1986: "This one was born while riding in a car from Ottawa to Montreal. The music was originally conceived to be somewhere between 'Going to Chicago, sorry but I can't take you' and early Elvis Presley in style. Obviously a misconception." - from "All The Diamonds" songbook, edited by Arthur McGregor, OFC Publications 1986. Submitted by Rob Caldwell.
"I dropped out of the Berklee School of Music in Boston at the end of 1965. It wasn't where I was meant to be. By the end of the sixties, I had written maybe 20 songs. They sounded better to me when I did them alone, rather than with any of the bands I was in. Going to the Country was one of the songs that people noticed on my first album. I wrote it as a passenger in a car going to Montreal. I took notes as I looked out the window. The song became a template for one of the strains of songwriting that I've done. The folky guitar and observational lyrics, that perhaps were very early manifestation of the reportage approach to lyric writing that has shown up a lot in my work." - from Bruce Cockburn - a life in seven songs by Brad Wheeler - Globe and Mail. (Inteview date: September 11, 2017)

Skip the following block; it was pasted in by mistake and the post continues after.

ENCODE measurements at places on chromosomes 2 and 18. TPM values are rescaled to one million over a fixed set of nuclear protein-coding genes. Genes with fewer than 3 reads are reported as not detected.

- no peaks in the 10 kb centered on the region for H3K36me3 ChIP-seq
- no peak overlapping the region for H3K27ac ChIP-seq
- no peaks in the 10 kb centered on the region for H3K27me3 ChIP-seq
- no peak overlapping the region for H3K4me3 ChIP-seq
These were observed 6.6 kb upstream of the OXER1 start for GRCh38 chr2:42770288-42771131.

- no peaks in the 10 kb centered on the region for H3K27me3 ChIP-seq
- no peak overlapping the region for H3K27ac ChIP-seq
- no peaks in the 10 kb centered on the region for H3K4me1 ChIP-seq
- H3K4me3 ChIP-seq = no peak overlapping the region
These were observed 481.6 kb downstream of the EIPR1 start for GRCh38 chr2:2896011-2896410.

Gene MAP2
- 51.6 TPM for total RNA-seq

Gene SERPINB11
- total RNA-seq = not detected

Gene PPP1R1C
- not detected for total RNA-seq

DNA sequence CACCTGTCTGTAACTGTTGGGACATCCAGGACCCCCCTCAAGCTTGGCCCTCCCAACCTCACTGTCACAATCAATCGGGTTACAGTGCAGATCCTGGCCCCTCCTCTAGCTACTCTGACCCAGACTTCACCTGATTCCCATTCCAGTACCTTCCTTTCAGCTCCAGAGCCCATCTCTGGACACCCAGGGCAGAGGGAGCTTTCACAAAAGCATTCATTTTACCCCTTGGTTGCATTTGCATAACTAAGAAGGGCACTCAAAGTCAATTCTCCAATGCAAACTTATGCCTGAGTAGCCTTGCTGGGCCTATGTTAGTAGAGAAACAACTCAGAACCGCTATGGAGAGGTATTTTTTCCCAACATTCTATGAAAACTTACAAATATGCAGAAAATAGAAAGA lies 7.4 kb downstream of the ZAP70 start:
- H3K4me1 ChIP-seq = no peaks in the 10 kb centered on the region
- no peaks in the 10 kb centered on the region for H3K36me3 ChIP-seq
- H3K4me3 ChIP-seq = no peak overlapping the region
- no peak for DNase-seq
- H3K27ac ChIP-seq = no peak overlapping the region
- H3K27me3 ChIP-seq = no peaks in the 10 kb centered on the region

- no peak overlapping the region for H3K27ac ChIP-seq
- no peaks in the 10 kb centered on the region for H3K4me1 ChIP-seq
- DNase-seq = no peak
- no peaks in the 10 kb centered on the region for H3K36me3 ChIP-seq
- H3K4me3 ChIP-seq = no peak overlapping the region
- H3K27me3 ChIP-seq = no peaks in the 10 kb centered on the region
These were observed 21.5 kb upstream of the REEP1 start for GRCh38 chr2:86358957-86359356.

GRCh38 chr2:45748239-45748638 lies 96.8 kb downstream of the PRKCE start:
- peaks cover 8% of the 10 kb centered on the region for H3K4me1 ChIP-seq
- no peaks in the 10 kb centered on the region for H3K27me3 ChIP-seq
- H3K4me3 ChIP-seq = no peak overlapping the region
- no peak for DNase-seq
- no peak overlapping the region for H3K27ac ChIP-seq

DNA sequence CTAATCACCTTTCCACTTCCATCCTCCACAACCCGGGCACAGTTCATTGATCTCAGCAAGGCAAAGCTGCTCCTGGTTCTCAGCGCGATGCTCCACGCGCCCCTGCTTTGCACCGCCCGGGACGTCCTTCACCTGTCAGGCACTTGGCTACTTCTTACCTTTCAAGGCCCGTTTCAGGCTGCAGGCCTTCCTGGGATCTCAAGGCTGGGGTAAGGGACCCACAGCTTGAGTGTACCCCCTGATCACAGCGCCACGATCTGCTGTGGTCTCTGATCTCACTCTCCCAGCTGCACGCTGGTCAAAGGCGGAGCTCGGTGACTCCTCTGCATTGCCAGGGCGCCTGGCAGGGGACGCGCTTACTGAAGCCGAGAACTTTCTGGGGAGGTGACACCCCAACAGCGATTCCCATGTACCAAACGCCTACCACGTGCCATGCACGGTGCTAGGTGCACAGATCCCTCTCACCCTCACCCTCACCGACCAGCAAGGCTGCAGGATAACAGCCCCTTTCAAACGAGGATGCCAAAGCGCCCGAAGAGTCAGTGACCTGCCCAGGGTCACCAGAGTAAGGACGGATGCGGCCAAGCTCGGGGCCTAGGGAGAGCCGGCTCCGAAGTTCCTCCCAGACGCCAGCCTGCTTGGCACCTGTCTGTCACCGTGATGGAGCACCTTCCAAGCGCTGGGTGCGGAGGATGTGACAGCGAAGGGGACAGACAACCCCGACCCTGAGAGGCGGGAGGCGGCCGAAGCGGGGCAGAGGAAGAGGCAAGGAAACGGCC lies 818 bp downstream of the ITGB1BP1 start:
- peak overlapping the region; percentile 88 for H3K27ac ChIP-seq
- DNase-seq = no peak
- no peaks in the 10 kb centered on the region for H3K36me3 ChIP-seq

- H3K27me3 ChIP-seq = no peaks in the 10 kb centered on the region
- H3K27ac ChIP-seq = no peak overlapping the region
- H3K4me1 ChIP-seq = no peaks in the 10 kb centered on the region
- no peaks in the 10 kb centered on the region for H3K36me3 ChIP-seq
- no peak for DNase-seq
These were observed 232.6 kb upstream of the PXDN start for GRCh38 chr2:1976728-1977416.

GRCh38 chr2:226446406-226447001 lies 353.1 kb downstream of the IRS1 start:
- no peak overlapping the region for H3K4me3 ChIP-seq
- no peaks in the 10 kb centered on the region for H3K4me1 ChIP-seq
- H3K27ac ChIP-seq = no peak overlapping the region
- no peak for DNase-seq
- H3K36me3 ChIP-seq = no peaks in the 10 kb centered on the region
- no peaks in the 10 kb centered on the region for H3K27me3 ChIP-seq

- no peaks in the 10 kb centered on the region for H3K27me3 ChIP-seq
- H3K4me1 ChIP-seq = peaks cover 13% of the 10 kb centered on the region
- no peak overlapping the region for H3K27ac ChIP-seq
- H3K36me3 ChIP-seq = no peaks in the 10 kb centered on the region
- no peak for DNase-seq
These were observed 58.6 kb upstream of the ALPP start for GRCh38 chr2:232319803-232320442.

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This page is part of The Cockburn Project, a unique website that exists to document the work of Canadian singer-songwriter and musician Bruce Cockburn. The Project archives self-commentary by Cockburn on his songs and music, and supplements this core part of the website with news, tour dates, and other current information.